For the tank I managed to pick up a 24″x12″x12″ with lid + light + stand for £45 from aquarist classifieds. Its a Hagen Elite Style 60 tank which holds 54 litres of water ish. Its a fairly small tank in the scheme of things but its a good size for a first tank looks pretty good and comes with a matching stand. The hood fits over the entire tank sealing it nicely to stop houdini fish and has a single T8 bulb in the hood too. Which is perfect again for a starter fish only tank. (I’ll be expanding this article to cover doing this tank as a planted tank in part 2 but for part 1 concentrate on the basics )
Next up is the heater, thermometer and filter. I managed to get the filter off aquarist classifieds as usual for a massive £10 its a Eheim Aquaball these are very good little internal filters plenty of flow and lots of media for a filter this size. The heater and thermometer unfortunately I had to buy brand new. The thermometer came from ebay for £1.99 its a digital lcd style I prefer these over the stick on glass strips or the internal thermometers since the only bit inside the tank is the probe and a small bit of wire both of which are easily hidden from view using a well placed plant or ornament.
The heater is a TetraTec 100 Watt ceramic core heater. I selected this instead of one of the cheaper metal core heater because from my experience they’re very sturdy heaters hard to break and last longer than the standard metal cores which have a habit of burning out. It cost £15 from www.viovet.co.uk a little pricy but I feel well worth it for the benefits over the cheaper heaters available.
Finally we have the substrate (stuff in the bottom of the tank ) in my case I am using aquarium safe pea-gravel. Now normally I’d pick this up from the local garden centre but while I was in my LFS they had a big bag of the Unipac gravel for only £5 usual price £12 so I decided this was ideal for my budget tank. Other cost effective substrates can be play sand from any DIY store (must be play sand not sharp or building sand!) or tesco clay cat litter can also make a good substrate. All of these substrates must be well washed before using to remove any dirt and light floaty bits out of it. A summary of all the bits used is available below in the gallery.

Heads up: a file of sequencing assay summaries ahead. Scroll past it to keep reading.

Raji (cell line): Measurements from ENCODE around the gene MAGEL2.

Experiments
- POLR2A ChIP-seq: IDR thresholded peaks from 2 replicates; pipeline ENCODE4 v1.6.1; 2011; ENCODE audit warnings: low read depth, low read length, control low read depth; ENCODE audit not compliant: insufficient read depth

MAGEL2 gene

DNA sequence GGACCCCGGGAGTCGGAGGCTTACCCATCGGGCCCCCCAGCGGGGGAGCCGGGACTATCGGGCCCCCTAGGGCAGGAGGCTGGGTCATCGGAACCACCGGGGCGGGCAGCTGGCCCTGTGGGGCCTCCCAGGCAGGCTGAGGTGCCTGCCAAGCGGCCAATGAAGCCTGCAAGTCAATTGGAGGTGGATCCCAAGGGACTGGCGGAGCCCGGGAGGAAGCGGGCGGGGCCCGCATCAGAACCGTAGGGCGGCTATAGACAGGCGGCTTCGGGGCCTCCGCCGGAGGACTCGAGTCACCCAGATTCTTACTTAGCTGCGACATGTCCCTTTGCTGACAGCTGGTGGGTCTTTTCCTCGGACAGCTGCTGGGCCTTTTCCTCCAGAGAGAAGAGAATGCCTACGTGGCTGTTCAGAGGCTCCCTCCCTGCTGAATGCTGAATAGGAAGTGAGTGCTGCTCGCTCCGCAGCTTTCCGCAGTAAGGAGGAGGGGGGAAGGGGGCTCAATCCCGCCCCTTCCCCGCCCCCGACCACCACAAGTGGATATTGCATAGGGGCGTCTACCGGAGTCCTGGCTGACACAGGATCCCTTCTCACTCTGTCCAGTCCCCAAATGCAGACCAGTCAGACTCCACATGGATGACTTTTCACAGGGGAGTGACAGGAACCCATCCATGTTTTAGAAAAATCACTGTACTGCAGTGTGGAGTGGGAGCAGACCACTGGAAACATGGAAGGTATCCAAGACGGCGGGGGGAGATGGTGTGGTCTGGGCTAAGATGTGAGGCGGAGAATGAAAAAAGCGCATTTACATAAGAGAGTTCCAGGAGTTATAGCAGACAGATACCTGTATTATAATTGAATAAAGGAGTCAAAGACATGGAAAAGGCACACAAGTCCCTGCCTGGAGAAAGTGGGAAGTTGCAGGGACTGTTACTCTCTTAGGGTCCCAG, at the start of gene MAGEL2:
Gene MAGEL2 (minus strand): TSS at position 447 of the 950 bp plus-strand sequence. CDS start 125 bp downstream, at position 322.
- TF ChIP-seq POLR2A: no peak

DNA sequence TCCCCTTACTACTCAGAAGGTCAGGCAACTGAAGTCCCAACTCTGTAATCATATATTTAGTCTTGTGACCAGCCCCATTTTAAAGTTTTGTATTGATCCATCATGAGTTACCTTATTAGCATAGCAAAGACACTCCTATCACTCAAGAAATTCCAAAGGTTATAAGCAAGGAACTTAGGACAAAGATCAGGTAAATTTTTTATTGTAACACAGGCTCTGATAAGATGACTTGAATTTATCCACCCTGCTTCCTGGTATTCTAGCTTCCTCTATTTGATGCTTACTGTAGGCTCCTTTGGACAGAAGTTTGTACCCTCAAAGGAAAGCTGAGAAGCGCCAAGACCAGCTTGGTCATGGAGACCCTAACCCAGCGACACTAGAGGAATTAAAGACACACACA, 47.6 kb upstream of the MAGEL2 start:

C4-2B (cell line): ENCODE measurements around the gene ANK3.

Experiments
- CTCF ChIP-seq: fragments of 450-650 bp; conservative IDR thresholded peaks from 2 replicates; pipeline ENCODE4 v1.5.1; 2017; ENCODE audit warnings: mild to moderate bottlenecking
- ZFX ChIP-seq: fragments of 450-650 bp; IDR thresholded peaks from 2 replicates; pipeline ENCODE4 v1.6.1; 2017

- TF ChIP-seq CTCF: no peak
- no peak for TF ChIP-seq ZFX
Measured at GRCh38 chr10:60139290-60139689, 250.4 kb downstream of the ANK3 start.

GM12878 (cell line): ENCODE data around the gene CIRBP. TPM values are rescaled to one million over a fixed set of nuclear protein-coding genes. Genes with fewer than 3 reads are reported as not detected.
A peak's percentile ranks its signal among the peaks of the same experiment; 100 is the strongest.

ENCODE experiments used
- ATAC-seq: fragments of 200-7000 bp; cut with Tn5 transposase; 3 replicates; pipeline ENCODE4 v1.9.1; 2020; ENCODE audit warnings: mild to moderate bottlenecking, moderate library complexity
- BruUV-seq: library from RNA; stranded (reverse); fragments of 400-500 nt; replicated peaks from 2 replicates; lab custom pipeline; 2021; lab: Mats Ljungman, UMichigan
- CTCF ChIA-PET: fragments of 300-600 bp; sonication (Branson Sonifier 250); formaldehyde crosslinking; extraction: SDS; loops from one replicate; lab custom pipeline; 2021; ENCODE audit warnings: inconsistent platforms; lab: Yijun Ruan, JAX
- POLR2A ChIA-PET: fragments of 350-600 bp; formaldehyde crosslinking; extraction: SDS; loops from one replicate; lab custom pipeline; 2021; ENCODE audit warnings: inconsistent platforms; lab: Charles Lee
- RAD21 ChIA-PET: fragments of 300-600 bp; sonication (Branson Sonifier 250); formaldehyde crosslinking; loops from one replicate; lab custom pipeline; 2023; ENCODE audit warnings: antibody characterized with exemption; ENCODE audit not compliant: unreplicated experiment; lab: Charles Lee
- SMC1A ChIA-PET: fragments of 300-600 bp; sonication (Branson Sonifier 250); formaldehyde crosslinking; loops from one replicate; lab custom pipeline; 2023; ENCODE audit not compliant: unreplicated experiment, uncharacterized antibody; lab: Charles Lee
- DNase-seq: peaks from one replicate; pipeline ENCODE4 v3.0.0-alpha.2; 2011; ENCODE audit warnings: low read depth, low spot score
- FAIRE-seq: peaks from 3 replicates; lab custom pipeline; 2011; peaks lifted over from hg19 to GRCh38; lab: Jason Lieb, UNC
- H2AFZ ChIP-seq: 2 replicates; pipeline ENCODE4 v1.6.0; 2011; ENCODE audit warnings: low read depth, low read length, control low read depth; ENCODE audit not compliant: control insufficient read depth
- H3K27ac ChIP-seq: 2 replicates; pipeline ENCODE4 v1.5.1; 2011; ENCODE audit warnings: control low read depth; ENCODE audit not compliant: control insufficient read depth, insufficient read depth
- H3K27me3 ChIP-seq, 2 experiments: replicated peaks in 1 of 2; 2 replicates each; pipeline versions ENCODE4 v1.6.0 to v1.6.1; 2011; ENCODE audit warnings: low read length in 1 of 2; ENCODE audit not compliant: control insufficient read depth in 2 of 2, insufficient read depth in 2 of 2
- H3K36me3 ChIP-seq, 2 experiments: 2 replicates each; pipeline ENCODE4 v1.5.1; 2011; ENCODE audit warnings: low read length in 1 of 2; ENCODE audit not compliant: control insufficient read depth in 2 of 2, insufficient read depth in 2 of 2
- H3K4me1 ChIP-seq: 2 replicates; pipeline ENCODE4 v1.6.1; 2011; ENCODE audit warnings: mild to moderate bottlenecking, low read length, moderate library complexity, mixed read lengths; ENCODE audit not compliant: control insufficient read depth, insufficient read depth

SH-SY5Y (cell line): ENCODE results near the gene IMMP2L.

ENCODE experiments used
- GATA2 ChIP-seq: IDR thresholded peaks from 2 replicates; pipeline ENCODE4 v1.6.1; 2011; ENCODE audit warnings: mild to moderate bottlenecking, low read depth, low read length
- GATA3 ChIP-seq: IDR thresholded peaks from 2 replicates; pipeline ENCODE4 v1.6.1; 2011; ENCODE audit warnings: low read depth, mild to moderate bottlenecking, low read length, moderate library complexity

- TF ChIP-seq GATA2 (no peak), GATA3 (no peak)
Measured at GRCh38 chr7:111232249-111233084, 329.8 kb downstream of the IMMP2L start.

- Tank + stand + lid + light £45
- Filter £10
- Heater £15
- Substrate £5
- Thermometer £1.99
Not a bad price considering brand new the aquarium alone is double that value. All it took was a little bargin hunting and some elbow grease to clean the tank and everything up before using.
The next post in this series will be all about putting everything together and prepping the tank ready for it to cycle. I’ll also be filling in on some shortcuts and methods to cycle the tank without the need for fish.
I’m putting this optional extra right at the very bottom of the page since its not strictly required for a starter tank but because the next stage of this post will be setting up the tank and creating a planted tank I wanted to put a background on the tank.
Now you have many options. You can use a stick on picture from your LFS (ewwww) you can paint it black or blue using hammerite or any other paint designed for non porous surfaces. Black works really well if you have bright colour fish and lots of plants it really brings the colours out. In my case I decided I wanted a frosted glass effect. Rather than sand the glass down using a fine grit paper as some do I wanted to make it possible to revert back to clear. Now you have 2 options you can buy stick on plastic frosting which is good but scratches and peels over time. I was told about some spray on paint frosting by someone else which I went out and purchased from my local Homebase it costs £10 a can but is enough to do about 30 tanks of this size so I’ve got plenty left over. It can easily be removed with a stanley knife blade should I ever want to revert back yay. For reference its this stuff.
My breeding group of albino bristlenose plecs having some dinner
Just a couple of videos I promise I’ll post something more interesting soon
For Sale…. Guppies
Seriously making a tank this size takes me 30 minutes!
If you’re into your aquascaping there’s a few people and companies that are worth following to keep up with all the latest happenings/tech/ideas and techniques.